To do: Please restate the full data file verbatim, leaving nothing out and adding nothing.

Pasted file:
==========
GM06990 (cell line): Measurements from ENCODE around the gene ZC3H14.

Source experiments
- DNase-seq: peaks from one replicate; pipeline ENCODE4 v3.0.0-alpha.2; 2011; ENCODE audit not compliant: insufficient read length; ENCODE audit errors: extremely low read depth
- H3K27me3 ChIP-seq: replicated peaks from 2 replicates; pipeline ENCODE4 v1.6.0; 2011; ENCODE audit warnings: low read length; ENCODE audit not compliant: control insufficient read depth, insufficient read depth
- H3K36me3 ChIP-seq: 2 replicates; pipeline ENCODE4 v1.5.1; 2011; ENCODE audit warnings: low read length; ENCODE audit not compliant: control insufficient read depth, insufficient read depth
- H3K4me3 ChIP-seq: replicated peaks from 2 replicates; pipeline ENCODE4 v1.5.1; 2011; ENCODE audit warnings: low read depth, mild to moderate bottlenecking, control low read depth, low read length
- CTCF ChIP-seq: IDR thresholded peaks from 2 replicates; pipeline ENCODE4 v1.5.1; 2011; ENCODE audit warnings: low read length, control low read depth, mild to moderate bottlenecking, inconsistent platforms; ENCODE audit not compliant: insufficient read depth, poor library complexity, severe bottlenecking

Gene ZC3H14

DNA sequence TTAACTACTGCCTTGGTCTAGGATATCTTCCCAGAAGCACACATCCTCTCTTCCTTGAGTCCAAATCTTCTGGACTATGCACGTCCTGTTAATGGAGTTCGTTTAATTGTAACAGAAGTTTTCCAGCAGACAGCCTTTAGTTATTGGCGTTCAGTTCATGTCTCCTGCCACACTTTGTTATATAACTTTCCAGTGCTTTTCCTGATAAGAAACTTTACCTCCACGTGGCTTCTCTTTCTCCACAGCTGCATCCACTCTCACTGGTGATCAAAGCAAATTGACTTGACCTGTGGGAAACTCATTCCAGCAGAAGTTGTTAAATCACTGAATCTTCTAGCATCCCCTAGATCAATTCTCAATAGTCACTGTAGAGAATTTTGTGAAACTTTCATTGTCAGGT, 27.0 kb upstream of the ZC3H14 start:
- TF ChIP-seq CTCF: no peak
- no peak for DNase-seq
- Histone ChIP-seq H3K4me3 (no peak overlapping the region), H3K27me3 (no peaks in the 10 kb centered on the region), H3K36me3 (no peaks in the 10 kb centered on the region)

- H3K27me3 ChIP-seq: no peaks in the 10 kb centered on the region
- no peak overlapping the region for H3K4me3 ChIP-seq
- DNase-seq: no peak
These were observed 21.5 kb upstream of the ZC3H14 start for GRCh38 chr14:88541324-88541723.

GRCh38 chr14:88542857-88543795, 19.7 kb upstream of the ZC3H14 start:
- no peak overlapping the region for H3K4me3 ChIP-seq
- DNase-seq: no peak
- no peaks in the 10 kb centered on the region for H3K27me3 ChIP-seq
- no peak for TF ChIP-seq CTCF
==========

GM06990 (cell line): Measurements from ENCODE around the gene ZC3H14.

Source experiments
- DNase-seq: peaks from one replicate; pipeline ENCODE4 v3.0.0-alpha.2; 2011; ENCODE audit not compliant: insufficient read length; ENCODE audit errors: extremely low read depth
- H3K27me3 ChIP-seq: replicated peaks from 2 replicates; pipeline ENCODE4 v1.6.0; 2011; ENCODE audit warnings: low read length; ENCODE audit not compliant: control insufficient read depth, insufficient read depth
- H3K36me3 ChIP-seq: 2 replicates; pipeline ENCODE4 v1.5.1; 2011; ENCODE audit warnings: low read length; ENCODE audit not compliant: control insufficient read depth, insufficient read depth
- H3K4me3 ChIP-seq: replicated peaks from 2 replicates; pipeline ENCODE4 v1.5.1; 2011; ENCODE audit warnings: low read depth, mild to moderate bottlenecking, control low read depth, low read length
- CTCF ChIP-seq: IDR thresholded peaks from 2 replicates; pipeline ENCODE4 v1.5.1; 2011; ENCODE audit warnings: low read length, control low read depth, mild to moderate bottlenecking, inconsistent platforms; ENCODE audit not compliant: insufficient read depth, poor library complexity, severe bottlenecking

Gene ZC3H14

DNA sequence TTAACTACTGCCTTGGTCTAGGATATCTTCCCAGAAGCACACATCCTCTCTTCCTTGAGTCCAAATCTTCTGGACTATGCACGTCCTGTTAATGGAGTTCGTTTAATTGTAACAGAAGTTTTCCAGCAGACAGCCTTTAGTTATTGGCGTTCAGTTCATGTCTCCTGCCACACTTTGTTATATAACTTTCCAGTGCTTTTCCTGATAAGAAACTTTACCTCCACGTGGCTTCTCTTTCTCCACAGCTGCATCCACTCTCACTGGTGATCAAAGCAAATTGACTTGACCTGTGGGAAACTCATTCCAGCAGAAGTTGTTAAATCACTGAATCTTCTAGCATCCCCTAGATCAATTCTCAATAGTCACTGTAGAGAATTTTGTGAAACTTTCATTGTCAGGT, 27.0 kb upstream of the ZC3H14 start:
- TF ChIP-seq CTCF: no peak
- no peak for DNase-seq
- Histone ChIP-seq H3K4me3 (no peak overlapping the region), H3K27me3 (no peaks in the 10 kb centered on the region), H3K36me3 (no peaks in the 10 kb centered on the region)

- H3K27me3 ChIP-seq: no peaks in the 10 kb centered on the region
- no peak overlapping the region for H3K4me3 ChIP-seq
- DNase-seq: no peak
These were observed 21.5 kb upstream of the ZC3H14 start for GRCh38 chr14:88541324-88541723.

GRCh38 chr14:88542857-88543795, 19.7 kb upstream of the ZC3H14 start:
- no peak overlapping the region for H3K4me3 ChIP-seq
- DNase-seq: no peak
- no peaks in the 10 kb centered on the region for H3K27me3 ChIP-seq
- no peak for TF ChIP-seq CTCF